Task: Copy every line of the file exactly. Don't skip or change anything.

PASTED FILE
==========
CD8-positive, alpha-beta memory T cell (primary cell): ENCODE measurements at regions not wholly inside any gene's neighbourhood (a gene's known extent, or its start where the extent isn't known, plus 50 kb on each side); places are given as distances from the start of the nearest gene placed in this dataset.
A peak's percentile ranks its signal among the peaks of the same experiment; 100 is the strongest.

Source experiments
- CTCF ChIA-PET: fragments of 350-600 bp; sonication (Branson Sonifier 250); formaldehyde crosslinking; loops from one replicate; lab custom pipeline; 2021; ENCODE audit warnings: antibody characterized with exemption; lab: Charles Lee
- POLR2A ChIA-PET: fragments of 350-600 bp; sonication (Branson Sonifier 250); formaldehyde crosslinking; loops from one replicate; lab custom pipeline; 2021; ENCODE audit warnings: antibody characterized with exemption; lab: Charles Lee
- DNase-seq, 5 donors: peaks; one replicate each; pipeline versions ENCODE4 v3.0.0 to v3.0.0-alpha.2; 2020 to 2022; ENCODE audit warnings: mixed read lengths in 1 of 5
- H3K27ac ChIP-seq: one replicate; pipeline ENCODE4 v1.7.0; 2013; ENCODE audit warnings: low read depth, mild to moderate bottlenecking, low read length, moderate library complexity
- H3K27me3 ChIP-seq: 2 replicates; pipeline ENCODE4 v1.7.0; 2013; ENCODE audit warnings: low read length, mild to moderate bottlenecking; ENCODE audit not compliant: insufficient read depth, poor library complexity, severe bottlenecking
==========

CD8-positive, alpha-beta memory T cell (primary cell): ENCODE measurements at regions not wholly inside any gene's neighbourhood (a gene's known extent, or its start where the extent isn't known, plus 50 kb on each side); places are given as distances from the start of the nearest gene placed in this dataset.
A peak's percentile ranks its signal among the peaks of the same experiment; 100 is the strongest.

Source experiments
- CTCF ChIA-PET: fragments of 350-600 bp; sonication (Branson Sonifier 250); formaldehyde crosslinking; loops from one replicate; lab custom pipeline; 2021; ENCODE audit warnings: antibody characterized with exemption; lab: Charles Lee
- POLR2A ChIA-PET: fragments of 350-600 bp; sonication (Branson Sonifier 250); formaldehyde crosslinking; loops from one replicate; lab custom pipeline; 2021; ENCODE audit warnings: antibody characterized with exemption; lab: Charles Lee
- DNase-seq, 5 donors: peaks; one replicate each; pipeline versions ENCODE4 v3.0.0 to v3.0.0-alpha.2; 2020 to 2022; ENCODE audit warnings: mixed read lengths in 1 of 5
- H3K27ac ChIP-seq: one replicate; pipeline ENCODE4 v1.7.0; 2013; ENCODE audit warnings: low read depth, mild to moderate bottlenecking, low read length, moderate library complexity
- H3K27me3 ChIP-seq: 2 replicates; pipeline ENCODE4 v1.7.0; 2013; ENCODE audit warnings: low read length, mild to moderate bottlenecking; ENCODE audit not compliant: insufficient read depth, poor library complexity, severe bottlenecking